connecting with FireFox, SeaMonkey, Opera, or Chrome. The Chrome 
debugger will show raw headers and they look like this:

Request URL:ws://127.0.0.1/
Request Method:GET
Status Code:101 Switching Protocols

Request Headers:

GET ws://127.0.0.1/ HTTP/1.1
Pragma: no-cache
Origin: http://127.0.0.1
Host: 127.0.0.1
Sec-WebSocket-Key: E6/Lo/6cfZx11z7+bckLlw==
Upgrade: websocket
Sec-WebSocket-Extensions: x-webkit-deflate-frame
Cache-Control: no-cache
Cookie: NavPageSize=10
Connection: Upgrade
Sec-WebSocket-Version: 13

Response Headers:

HTTP/1.1 101 Switching Protocols
Sec-WebSocket-Accept: aC42wKdrB26RLZFLWIrr+QjkVpk=
Connection: Upgrade
Content-Type: text/html; charset=ISO-8859-1
Content-Length: 0
Upgrade: websocket

Any ideas? I can post my source here.

-- 
Kent Briggs, kbriggs@briggsoft.com
Briggs Softworks, www.briggsoft.com
0
Kent
2/22/2013 1:20:31 AM
Kent wrote:

> The developer tool function inside IE 10 gives this error message:
> 
> SCRIPT12008: WebSocket Error: Incorrect HTTP response. Status code
> 200, OK

Is your HTTP server actually sending status code 200?  If not, then again, 
this looks like an IE bug.

> The Chrome debugger will show raw headers and they look like this:

What does IE's request look like?  You can use Fiddler to see it, if IE's 
own debugger will not.  Or, just have your own HTTP server log the requests 
it receives.

--
Remy Lebeau (TeamB)
0
Remy
2/22/2013 1:56:35 AM
Remy Lebeau (TeamB) wrote:

> Is your HTTP server actually sending status code 200?

Not explicitly.

> What does IE's request look like?  You can use Fiddler to see it, if IE's
> own debugger will not.  Or, just have your own HTTP server log the requests
> it receives.

Funny you should mention Fiddler because I've been using that the past 
few hours. And I also have status output on my server that shows all 
connect, disconnect, and onCommandGet activity. When the websocket is 
failing, it's not even sending a request to my server. So this is not a 
server issue. I think it's an IE security issue related to running 
javascript or making ws:// connections on localhost. Although I've got 
that enabled in the Internet Options/Security section.

I can make it work if I do this: load the html file directly from the 
local file system and let it connect to the server. That works. Then 
without closing the browser, I type in 127.0.0.1 in the browser's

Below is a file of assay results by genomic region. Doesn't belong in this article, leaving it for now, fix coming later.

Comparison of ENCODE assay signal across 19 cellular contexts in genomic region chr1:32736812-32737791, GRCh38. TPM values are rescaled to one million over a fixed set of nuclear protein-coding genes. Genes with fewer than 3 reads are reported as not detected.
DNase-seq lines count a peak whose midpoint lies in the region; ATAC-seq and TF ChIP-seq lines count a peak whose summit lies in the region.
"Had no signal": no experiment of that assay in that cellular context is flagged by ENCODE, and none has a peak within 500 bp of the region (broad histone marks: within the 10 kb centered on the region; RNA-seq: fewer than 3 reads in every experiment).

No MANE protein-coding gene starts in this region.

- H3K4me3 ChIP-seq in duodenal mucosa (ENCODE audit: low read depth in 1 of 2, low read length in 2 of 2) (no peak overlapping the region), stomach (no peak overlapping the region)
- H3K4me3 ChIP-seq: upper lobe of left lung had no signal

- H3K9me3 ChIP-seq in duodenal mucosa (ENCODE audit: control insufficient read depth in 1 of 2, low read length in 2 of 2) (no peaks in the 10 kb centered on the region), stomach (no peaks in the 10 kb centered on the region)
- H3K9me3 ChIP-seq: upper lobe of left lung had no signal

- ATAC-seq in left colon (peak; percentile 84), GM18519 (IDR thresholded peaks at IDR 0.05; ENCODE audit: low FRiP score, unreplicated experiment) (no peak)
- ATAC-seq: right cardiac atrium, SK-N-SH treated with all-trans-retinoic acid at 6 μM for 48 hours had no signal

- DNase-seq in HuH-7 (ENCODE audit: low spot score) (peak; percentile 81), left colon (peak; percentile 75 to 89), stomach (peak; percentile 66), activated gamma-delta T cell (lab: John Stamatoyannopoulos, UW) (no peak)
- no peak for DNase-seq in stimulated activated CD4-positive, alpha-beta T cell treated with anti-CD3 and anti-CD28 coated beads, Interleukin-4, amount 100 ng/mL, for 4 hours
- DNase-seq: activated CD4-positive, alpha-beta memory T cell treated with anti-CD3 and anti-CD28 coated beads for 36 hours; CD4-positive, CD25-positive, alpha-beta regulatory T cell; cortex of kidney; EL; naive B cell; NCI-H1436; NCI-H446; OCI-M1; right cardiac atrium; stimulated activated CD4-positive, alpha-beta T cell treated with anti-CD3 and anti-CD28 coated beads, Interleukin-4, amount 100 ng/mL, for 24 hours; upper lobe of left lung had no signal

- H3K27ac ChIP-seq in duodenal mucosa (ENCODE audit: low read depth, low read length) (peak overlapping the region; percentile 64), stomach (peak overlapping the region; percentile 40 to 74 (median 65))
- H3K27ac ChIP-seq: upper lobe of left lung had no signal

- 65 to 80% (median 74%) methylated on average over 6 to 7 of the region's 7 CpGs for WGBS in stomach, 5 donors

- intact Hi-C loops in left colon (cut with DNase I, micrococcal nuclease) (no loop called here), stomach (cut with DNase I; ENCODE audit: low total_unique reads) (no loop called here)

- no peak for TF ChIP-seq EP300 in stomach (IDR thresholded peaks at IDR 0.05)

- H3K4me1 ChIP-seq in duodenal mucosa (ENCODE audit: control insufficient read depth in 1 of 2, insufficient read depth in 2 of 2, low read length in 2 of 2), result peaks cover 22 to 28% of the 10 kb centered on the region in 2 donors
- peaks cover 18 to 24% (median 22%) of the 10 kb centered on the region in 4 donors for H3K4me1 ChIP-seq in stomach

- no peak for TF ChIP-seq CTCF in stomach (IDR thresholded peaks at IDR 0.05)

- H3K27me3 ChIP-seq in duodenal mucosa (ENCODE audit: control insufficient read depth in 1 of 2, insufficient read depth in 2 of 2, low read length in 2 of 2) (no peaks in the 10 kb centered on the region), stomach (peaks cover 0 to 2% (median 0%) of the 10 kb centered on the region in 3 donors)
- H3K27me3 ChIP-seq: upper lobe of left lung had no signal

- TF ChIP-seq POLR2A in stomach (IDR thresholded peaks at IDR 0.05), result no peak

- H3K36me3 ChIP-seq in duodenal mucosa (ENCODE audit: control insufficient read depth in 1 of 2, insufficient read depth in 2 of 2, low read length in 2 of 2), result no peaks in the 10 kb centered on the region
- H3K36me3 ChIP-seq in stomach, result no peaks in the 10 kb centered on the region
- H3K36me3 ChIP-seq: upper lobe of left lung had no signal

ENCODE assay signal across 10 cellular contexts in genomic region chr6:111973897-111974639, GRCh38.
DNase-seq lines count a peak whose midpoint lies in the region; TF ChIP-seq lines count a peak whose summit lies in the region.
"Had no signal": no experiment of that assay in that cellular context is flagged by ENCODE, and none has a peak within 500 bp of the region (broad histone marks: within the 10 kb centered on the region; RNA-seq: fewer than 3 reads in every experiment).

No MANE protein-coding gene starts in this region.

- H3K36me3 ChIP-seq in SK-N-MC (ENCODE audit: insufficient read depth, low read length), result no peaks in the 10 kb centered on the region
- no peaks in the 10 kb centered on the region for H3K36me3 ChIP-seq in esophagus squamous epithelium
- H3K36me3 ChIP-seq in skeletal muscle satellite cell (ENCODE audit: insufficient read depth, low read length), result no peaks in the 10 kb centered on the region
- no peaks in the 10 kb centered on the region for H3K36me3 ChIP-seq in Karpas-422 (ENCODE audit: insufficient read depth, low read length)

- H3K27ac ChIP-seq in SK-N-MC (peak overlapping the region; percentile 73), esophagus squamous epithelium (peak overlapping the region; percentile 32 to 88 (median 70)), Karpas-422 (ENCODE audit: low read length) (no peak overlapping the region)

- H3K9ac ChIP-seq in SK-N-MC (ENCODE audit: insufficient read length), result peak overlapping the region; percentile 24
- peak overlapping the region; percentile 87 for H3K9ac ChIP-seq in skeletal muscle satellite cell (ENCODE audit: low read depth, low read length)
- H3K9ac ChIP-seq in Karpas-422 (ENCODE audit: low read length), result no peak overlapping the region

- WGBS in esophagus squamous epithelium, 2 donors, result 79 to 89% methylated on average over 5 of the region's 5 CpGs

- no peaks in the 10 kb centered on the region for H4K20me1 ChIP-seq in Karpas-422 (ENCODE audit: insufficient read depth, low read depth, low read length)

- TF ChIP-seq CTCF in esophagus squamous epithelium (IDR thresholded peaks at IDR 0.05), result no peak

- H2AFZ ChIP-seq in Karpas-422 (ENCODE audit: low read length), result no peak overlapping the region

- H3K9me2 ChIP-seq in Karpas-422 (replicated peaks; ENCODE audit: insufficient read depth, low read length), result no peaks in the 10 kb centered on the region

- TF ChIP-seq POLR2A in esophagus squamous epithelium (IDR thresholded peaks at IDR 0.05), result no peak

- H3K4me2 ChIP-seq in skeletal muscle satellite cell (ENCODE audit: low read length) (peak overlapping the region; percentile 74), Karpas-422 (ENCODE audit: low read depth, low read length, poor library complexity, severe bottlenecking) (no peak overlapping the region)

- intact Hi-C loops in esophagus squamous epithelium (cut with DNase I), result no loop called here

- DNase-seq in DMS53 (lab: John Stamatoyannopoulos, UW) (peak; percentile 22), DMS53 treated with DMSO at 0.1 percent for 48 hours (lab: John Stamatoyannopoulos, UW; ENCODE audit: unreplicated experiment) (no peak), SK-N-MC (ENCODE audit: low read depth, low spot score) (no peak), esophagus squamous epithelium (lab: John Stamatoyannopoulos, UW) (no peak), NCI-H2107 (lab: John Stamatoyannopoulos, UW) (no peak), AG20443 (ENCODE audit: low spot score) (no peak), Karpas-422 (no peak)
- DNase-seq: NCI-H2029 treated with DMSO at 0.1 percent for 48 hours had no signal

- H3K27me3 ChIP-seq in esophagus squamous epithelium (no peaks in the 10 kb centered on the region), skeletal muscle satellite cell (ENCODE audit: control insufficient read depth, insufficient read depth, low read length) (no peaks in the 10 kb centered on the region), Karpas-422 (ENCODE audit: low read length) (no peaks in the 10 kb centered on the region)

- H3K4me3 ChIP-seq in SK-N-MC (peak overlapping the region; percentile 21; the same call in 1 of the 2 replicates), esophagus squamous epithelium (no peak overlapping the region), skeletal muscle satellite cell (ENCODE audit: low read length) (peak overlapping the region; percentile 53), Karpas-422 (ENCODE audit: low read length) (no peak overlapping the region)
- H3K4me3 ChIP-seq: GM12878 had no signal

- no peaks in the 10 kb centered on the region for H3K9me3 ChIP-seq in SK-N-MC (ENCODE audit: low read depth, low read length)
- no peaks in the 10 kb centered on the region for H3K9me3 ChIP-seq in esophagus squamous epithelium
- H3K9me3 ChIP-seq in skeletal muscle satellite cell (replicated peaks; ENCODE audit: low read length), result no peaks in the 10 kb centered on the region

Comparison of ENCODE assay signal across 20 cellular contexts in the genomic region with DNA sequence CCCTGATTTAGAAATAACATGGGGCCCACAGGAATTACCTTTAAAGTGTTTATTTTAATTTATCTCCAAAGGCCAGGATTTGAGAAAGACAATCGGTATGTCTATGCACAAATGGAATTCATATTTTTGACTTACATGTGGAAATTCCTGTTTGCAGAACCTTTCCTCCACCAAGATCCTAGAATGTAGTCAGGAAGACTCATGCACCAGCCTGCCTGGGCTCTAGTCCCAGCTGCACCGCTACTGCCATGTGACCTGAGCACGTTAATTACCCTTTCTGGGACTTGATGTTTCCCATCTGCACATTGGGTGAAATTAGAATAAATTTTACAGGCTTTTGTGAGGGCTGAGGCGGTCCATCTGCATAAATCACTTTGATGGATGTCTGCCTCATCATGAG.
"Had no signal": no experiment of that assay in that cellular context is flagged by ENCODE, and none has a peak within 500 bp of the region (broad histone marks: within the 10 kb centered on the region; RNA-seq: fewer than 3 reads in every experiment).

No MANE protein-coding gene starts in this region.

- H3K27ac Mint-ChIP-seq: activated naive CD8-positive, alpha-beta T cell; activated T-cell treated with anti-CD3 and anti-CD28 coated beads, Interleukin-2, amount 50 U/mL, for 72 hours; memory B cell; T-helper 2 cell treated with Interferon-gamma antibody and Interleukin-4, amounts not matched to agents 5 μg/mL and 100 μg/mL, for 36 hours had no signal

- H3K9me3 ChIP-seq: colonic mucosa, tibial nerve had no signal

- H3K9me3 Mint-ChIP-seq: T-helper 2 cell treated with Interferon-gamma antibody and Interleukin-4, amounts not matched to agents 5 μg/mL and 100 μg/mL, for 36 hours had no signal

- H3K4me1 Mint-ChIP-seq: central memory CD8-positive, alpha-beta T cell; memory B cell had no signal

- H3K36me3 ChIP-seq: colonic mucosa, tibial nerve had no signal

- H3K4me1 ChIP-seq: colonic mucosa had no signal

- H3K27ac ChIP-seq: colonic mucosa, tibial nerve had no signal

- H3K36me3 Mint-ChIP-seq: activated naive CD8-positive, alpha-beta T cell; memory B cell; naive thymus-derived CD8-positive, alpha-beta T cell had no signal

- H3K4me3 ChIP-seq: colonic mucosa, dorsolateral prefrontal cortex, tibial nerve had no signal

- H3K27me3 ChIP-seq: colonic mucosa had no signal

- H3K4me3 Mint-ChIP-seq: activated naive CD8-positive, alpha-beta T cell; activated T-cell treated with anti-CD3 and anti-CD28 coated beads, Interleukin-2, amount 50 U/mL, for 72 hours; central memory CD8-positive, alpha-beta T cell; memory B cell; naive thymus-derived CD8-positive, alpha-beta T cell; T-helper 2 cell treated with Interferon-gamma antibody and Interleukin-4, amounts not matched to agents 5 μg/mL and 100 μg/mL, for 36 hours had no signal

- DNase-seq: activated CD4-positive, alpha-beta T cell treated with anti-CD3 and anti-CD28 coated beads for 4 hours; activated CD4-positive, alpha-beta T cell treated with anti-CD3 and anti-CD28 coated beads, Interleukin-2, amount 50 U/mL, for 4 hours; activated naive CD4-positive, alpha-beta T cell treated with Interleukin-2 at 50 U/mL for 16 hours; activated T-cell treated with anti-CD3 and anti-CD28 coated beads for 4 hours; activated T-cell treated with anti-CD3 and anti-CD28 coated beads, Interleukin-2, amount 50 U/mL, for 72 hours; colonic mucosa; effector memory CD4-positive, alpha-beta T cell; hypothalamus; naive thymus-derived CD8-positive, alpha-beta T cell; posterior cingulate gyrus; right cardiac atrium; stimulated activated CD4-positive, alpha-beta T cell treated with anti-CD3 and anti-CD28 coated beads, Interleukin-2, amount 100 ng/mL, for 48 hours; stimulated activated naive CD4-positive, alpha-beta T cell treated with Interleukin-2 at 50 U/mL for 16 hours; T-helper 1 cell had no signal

address bar and it will pull the html file from the server and make a 
good websocket connection. However, if I do that in reverse, neither 
method works. I have to close IE, and start with the local file again.

I also tried connecting across different computers inside my LAN. Same 
thing happens, I have to start with a local file. So it's not a 
localhost issue either. I have a Windows VPS with a domain name so I'm 
going to try that next. Maybe it's a raw IP issue.


-- 
Kent Briggs, kbriggs@briggsoft.com
Briggs Softworks, www.briggsoft.com
0
Kent
2/22/2013 3:25:33 AM
Kent Briggs wrote:
> I have a Windows VPS with a domain name so I'm
> going to try that next. Maybe it's a raw IP issue.

Nope, that didn't work either.

Today I made another experiment where I use two HTTP server controls, 
one on port 80 that does nothing but serve the html file, and another on 
port 81 that handles the websocket connection. The javascript in the 
html file makes the websocket connection back to port 81. And this works 
in IE 10. So it looks to me like IE 10 won't connect back to the same 
port as the source file (except when I was able to trick it as described 
previously), which of course defeats a major advantage of WebSockets in 
the first place. I've Googled around but can't find anyone else 
complaining about this. I'd like to know if anyone else can replicate 
this problem with IE 10.

-- 
Kent Briggs, kbriggs@briggsoft.com
Briggs Softworks, www.briggsoft.com
0
Kent
2/22/2013 7:57:55 PM
André, do you have websocket for C++ Builder 6?
0
Eliseu
3/6/2014 10:57:40 PM
Reply: